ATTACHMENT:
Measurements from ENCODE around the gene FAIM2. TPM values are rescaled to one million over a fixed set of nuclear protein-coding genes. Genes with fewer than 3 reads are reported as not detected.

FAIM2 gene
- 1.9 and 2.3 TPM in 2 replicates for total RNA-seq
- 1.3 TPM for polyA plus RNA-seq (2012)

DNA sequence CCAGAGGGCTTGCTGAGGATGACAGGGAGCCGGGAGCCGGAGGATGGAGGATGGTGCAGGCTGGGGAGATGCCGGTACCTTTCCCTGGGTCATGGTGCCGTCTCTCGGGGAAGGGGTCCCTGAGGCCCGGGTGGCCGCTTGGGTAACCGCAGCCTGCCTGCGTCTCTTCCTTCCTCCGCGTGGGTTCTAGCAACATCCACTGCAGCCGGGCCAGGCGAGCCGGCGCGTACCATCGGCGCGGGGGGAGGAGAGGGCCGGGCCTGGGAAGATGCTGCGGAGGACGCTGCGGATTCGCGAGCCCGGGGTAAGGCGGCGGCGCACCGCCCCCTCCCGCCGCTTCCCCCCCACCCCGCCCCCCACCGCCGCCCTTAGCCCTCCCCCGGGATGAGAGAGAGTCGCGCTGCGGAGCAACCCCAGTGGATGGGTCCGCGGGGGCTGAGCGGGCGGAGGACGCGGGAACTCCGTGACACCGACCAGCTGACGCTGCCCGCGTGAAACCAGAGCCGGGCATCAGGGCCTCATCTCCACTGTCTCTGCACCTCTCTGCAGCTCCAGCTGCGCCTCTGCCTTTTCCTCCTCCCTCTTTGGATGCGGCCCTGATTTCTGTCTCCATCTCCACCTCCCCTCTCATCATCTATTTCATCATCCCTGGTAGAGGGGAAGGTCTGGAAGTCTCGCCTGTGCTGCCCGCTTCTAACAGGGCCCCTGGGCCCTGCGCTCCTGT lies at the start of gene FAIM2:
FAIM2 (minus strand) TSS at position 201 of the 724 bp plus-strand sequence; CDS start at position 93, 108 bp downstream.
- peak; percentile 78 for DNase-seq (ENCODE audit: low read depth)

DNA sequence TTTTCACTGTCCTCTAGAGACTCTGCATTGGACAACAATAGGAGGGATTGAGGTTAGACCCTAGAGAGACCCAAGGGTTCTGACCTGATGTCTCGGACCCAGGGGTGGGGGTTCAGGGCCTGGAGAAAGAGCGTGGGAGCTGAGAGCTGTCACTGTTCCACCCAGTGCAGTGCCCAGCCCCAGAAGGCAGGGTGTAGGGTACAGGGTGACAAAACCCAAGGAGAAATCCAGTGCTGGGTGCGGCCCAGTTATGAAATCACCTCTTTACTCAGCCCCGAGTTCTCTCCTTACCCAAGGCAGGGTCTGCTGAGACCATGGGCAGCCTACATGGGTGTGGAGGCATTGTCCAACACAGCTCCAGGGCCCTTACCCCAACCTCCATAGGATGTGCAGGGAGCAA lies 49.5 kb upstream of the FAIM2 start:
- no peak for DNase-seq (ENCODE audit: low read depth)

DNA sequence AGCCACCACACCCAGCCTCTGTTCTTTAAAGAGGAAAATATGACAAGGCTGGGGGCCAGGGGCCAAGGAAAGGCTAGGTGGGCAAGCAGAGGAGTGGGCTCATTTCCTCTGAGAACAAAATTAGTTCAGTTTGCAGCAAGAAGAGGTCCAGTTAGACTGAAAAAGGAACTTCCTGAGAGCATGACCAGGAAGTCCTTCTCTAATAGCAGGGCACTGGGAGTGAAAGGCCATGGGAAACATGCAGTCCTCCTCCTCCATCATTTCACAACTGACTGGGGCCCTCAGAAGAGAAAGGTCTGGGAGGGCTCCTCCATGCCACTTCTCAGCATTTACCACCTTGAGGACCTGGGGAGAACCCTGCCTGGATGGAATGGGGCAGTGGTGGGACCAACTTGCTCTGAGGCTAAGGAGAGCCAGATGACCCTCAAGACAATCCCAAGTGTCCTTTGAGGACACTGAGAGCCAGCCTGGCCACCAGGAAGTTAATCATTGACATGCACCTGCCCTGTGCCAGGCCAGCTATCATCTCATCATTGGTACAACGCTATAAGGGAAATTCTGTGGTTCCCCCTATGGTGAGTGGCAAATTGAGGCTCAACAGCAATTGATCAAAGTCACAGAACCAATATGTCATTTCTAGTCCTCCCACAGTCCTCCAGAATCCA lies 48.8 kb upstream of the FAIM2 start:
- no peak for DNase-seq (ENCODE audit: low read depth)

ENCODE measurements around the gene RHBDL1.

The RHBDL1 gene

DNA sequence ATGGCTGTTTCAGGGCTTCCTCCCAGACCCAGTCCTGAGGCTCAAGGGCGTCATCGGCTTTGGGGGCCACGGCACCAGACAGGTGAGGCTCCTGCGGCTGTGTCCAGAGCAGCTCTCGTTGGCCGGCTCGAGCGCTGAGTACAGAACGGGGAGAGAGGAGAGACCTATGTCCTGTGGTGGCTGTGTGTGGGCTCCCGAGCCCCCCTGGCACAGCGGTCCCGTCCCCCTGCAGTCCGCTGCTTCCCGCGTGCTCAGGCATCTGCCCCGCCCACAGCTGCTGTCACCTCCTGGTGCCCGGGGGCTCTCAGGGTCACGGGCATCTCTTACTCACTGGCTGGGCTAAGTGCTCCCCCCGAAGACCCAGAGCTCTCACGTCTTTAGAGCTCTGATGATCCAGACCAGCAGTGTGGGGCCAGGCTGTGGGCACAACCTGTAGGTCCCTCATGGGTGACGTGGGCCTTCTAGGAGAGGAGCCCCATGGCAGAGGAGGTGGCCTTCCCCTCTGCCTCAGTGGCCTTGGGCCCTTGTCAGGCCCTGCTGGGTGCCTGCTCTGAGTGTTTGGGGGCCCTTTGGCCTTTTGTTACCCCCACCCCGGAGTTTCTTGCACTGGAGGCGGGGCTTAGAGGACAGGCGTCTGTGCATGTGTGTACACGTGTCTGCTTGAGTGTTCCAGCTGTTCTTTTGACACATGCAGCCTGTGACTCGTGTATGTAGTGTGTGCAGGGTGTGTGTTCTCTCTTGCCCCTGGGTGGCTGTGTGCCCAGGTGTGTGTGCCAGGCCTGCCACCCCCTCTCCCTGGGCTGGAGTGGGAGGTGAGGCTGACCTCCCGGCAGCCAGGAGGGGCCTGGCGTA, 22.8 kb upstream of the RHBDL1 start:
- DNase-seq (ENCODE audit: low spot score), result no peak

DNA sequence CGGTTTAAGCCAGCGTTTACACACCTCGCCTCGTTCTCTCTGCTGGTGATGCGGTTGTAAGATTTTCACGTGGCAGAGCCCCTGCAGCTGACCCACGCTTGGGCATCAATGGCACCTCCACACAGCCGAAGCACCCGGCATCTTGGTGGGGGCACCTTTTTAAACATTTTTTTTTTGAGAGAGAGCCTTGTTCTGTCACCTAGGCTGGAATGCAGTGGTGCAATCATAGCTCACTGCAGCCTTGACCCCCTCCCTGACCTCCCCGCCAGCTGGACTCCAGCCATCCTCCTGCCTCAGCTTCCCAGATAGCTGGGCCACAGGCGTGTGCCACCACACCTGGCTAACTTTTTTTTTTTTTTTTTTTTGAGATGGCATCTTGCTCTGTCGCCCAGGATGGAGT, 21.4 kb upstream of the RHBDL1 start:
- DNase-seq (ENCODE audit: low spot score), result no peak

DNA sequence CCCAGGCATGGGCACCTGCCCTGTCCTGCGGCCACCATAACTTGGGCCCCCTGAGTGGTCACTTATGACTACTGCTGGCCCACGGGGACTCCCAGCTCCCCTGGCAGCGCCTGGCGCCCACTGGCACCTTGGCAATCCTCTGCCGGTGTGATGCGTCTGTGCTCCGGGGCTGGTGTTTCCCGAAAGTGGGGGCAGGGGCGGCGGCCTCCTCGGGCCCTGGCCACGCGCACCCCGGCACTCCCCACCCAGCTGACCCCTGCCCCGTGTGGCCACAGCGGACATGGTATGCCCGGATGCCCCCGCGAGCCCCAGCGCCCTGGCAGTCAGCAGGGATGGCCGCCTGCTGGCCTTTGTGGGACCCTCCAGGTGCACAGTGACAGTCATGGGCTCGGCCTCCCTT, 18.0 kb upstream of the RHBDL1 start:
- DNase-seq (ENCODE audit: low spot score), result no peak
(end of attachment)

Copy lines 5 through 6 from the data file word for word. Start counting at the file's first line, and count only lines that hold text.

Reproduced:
DNA sequence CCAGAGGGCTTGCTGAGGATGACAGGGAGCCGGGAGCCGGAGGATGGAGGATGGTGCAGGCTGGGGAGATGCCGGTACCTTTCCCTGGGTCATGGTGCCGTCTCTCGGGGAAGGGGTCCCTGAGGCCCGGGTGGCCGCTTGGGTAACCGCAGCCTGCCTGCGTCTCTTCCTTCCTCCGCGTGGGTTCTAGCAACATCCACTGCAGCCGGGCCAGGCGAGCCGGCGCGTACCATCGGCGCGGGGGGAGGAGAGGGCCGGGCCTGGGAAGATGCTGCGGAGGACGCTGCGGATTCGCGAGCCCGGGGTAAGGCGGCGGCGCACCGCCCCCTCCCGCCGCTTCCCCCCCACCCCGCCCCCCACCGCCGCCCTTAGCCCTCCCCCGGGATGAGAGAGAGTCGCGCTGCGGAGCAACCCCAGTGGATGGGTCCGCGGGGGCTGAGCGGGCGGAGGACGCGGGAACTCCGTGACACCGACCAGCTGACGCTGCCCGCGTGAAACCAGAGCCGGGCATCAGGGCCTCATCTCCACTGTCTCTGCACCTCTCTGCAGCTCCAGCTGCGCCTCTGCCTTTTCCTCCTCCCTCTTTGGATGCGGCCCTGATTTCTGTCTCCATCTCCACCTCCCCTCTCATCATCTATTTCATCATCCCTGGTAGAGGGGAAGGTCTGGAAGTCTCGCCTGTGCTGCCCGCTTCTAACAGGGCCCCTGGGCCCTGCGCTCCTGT lies at the start of gene FAIM2:
FAIM2 (minus strand) TSS at position 201 of the 724 bp plus-strand sequence; CDS start at position 93, 108 bp downstream.